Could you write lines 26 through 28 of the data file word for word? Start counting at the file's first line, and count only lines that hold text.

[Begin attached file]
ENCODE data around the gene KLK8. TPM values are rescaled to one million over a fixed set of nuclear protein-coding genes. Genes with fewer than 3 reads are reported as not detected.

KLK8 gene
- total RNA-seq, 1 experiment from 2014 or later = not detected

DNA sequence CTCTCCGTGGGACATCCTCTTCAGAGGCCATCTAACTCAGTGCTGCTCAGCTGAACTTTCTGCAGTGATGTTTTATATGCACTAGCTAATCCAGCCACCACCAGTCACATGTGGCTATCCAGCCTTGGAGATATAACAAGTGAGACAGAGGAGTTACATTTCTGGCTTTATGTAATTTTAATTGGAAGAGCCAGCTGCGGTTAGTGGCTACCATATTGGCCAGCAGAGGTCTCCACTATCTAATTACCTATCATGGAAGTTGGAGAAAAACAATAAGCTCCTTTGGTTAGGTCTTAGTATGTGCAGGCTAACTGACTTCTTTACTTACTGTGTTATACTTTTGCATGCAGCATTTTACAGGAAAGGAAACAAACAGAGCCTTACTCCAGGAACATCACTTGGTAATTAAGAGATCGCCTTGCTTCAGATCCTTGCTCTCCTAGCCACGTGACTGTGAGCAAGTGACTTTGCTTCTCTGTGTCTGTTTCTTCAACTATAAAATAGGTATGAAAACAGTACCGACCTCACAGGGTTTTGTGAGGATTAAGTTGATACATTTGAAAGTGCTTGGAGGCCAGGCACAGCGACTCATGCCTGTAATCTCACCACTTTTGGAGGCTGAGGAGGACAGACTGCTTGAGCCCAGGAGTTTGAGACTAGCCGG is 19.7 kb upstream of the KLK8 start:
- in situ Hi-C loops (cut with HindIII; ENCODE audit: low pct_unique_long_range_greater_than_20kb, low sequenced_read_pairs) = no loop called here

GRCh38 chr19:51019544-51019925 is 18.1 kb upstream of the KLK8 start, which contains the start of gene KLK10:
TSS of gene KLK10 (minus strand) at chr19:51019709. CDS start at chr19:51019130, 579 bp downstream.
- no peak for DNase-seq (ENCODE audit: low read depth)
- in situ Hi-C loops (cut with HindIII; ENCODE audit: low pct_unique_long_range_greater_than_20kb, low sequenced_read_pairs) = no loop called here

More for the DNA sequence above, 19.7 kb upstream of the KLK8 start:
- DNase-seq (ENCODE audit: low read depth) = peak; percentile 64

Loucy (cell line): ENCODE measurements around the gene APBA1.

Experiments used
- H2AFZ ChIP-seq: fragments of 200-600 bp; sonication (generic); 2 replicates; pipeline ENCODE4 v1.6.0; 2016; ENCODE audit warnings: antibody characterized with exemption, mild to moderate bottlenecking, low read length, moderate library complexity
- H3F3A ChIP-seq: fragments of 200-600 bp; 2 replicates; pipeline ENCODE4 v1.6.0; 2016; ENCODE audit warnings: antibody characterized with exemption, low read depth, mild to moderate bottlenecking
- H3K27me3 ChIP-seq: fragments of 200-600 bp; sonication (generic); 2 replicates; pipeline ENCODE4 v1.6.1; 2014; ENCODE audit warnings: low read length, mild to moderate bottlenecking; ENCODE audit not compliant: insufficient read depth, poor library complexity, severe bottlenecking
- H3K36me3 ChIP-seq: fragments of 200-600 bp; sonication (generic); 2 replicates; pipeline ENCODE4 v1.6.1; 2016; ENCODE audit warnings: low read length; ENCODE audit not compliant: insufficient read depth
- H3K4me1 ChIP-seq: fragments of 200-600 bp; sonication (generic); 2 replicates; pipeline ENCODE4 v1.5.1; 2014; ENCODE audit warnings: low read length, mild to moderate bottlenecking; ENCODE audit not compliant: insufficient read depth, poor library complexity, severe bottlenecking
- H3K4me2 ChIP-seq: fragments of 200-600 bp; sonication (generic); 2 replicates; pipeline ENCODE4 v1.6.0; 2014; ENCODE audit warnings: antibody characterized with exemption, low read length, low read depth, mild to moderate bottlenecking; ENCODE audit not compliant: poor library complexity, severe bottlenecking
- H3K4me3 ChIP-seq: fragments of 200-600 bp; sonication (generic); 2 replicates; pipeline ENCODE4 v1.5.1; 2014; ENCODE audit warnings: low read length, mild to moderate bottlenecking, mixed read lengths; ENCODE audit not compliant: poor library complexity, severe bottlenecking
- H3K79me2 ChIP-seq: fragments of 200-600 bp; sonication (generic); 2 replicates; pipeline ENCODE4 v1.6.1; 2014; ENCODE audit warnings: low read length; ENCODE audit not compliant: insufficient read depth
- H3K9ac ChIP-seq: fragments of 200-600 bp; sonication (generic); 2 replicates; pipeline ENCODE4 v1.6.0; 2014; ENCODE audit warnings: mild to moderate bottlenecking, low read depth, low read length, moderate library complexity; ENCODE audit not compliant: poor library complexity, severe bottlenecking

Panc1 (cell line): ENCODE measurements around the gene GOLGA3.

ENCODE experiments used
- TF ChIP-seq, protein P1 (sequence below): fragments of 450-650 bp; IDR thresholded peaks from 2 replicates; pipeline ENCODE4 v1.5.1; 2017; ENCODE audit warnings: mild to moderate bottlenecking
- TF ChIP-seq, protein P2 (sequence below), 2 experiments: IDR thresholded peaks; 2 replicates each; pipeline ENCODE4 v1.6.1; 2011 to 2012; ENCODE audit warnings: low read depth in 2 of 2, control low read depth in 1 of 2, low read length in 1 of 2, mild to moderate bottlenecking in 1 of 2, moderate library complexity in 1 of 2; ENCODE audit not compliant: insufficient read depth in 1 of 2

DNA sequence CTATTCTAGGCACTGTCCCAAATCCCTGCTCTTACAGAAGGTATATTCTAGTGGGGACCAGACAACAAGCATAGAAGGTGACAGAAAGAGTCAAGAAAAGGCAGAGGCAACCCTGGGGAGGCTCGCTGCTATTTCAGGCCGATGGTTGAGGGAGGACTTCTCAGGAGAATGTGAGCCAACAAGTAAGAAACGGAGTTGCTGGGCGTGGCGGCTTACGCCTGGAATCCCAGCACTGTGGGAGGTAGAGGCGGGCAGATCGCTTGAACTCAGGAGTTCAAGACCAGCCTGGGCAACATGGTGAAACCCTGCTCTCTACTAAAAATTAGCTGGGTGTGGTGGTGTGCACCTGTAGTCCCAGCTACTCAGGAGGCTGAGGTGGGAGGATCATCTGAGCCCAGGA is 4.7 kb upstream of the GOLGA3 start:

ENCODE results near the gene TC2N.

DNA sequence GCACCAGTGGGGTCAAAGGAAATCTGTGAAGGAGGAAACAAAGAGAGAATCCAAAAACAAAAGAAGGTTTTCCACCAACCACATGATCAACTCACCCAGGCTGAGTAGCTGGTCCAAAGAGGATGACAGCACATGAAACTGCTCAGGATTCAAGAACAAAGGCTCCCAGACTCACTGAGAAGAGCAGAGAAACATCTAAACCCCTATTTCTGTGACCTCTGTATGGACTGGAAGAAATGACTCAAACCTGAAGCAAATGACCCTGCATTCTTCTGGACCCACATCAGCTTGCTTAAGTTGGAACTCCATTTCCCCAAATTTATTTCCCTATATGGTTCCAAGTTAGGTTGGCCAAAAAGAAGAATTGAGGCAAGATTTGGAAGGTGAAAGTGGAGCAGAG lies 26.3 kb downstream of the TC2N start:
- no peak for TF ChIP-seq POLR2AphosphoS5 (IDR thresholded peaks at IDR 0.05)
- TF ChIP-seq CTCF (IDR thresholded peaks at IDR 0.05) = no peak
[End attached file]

- TF ChIP-seq, protein P2 (sequence below), 2 experiments: IDR thresholded peaks; 2 replicates each; pipeline ENCODE4 v1.6.1; 2011 to 2012; ENCODE audit warnings: low read depth in 2 of 2, control low read depth in 1 of 2, low read length in 1 of 2, mild to moderate bottlenecking in 1 of 2, moderate library complexity in 1 of 2; ENCODE audit not compliant: insufficient read depth in 1 of 2

DNA sequence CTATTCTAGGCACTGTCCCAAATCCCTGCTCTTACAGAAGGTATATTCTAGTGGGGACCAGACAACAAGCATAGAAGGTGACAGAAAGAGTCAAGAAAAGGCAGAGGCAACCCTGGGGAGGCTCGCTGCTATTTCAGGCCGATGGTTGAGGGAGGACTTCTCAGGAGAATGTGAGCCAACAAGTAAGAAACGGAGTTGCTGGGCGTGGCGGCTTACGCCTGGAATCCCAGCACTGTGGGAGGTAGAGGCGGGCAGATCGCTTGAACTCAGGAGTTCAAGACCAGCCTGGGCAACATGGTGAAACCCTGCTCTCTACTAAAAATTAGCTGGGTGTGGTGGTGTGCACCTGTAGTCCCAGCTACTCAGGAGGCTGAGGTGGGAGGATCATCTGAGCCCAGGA is 4.7 kb upstream of the GOLGA3 start:

ENCODE results near the gene TC2N.